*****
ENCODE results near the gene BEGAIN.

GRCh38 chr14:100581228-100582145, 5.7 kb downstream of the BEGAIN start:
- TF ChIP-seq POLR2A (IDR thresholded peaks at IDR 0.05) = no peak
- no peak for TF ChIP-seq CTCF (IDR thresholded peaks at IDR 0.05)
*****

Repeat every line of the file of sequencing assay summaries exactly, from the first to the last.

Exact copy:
ENCODE results near the gene BEGAIN.

GRCh38 chr14:100581228-100582145, 5.7 kb downstream of the BEGAIN start:
- TF ChIP-seq POLR2A (IDR thresholded peaks at IDR 0.05) = no peak
- no peak for TF ChIP-seq CTCF (IDR thresholded peaks at IDR 0.05)